Ask the Professor: Associate Professor of Biology, Dr. Donna Byers


Photo provided by Emily Merrill

Dr. Byers, associate professor of biology, teaches basic biology, contemporary biology and upper-division cell biology. Her research includes gender-specific stress genetic markers’ effects on learning and memory, and studying biochemical compounds that could protect normal cells and tissues from the toxic effects of chemotherapy.

Dr. Byers said her love for science stemmed from her love for solving puzzles.

“Because it was so mysterious,” Dr. Byers said. “There were so many things that we didn’t understand about this incredible overlap of all biological science, whether it was human, or animal, or plant or just environmental. Everything’s connected. And so, it was just like this big puzzle.”

During her graduate work, Dr. Byers studied the effects of a developing Alzheimer’s treatment on pregnant rats, investigating its effects on the fetus’s learning ability. The results were not what she expected.

“It’s very interesting because what we found was that it actually impaired their learning ability,” Dr. Byers said. “The behavior that we measured was very, very similar to what you could describe as attention deficit disorder.”

The compound’s similarity to some neurotoxins used in pesticides led Dr. Byers to hypothesize that there could be a connection between prenatal exposure to pesticides and developing ADHD. Later studies have confirmed this connection.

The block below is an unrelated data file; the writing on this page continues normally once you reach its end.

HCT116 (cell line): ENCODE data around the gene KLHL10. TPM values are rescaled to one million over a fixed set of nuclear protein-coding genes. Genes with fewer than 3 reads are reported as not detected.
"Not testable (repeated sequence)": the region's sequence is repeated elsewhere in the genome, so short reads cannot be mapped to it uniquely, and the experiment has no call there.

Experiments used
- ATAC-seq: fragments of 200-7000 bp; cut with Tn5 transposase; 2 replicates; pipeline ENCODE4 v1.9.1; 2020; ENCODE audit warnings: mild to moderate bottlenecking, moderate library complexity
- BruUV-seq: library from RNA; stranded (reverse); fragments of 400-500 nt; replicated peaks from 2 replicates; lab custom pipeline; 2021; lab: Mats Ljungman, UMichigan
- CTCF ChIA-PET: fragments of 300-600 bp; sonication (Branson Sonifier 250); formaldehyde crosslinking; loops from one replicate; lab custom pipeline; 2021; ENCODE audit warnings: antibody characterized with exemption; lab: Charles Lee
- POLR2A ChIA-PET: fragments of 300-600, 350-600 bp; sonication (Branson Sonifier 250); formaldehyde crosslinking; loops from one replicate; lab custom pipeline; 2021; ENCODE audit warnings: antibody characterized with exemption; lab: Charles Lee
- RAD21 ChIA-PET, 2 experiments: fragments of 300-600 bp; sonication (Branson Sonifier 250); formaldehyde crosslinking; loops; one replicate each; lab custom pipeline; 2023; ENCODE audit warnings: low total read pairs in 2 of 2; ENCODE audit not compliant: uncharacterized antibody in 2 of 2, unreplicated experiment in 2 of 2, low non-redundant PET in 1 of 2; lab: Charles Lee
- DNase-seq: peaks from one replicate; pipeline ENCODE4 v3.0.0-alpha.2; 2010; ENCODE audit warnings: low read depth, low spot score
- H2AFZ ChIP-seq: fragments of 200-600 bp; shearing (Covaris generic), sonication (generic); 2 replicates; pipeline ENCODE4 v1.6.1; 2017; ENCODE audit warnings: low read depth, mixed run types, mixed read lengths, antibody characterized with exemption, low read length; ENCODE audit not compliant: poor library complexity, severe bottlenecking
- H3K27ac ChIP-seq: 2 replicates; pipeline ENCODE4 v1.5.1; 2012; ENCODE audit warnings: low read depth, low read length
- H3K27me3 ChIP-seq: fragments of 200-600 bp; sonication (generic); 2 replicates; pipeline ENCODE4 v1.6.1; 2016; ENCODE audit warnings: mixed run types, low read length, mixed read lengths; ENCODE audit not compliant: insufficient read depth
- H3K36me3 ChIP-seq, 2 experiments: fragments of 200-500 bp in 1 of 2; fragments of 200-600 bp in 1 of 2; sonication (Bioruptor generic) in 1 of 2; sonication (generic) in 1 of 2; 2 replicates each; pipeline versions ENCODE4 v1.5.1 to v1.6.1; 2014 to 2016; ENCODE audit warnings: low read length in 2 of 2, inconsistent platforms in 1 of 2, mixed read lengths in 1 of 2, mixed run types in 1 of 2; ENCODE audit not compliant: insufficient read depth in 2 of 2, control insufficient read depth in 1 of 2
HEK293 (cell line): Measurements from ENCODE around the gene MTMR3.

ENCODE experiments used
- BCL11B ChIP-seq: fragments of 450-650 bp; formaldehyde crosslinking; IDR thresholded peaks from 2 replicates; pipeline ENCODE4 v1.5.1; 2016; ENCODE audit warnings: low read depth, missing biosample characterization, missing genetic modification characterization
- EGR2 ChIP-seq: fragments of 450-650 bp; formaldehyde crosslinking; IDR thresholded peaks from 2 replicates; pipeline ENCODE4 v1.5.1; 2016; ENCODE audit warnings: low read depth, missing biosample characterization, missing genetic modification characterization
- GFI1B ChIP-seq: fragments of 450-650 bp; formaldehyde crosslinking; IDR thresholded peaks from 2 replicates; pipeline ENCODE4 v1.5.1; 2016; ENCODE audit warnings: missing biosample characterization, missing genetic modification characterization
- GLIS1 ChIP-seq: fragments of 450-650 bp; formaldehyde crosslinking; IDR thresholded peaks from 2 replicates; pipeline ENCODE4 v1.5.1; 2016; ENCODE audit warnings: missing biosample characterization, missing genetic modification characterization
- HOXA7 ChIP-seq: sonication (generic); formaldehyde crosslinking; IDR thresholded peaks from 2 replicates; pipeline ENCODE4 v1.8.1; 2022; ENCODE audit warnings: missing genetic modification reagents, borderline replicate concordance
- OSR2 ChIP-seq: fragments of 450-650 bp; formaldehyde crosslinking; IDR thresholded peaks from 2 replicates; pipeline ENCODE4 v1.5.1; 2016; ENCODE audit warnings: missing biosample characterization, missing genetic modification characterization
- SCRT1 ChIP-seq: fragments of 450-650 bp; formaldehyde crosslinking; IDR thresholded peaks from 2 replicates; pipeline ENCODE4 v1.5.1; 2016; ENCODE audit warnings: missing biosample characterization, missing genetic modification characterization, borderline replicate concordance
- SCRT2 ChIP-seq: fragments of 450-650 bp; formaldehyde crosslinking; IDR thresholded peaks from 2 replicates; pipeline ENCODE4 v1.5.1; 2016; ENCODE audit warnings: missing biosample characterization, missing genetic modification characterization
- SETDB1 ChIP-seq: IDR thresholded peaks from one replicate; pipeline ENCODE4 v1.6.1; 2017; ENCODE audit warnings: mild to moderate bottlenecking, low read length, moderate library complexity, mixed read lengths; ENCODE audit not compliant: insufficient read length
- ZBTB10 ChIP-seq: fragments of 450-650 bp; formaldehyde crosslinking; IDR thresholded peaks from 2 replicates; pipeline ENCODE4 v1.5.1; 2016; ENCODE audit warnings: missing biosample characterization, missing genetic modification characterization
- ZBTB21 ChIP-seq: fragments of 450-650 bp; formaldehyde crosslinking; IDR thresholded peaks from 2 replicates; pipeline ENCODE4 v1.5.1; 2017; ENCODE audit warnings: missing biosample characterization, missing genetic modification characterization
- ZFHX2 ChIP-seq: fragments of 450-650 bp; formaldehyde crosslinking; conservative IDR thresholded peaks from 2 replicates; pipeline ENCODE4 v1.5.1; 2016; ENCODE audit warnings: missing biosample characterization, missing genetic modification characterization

“That’s such a delicate developmental time, that it doesn’t take much to interrupt or interfere with those processes, even at small doses,” Dr. Byers said. “So, we began to wonder if – even what’s considered a safe level of exposure to pesticides – could in, let’s say in pregnant females, have an effect on the fetus.”

Dr. Byers’ research has switched to focus on cancer, and on developing treatments that shield patients from the toxicity of chemotherapy.

“I’m really interested in finding ways to yes, develop effective chemotherapeutics,” Dr. Byers said. “But how can we protect the patient at the same time?”

Dr. Byers said that passion is the key to success during a student’s college career.

“I encourage students to find their passion, whatever it is, and some students don’t understand what that means,” Dr. Byers said. “I tell them that you’ll know it because it will be the thing that you can’t not do.”

According to Dr. Byers, science majors need interest and self-motivation to conquer complex studies and become effective, caring doctors and clinicians.

“You’re not only going to be happier and more productive because of the motivation it provides you, it’s going to send out the ripple effect,” Dr. Byers said. “You’re going to benefit the people that you work with, whatever product you produce is going to benefit others as well.”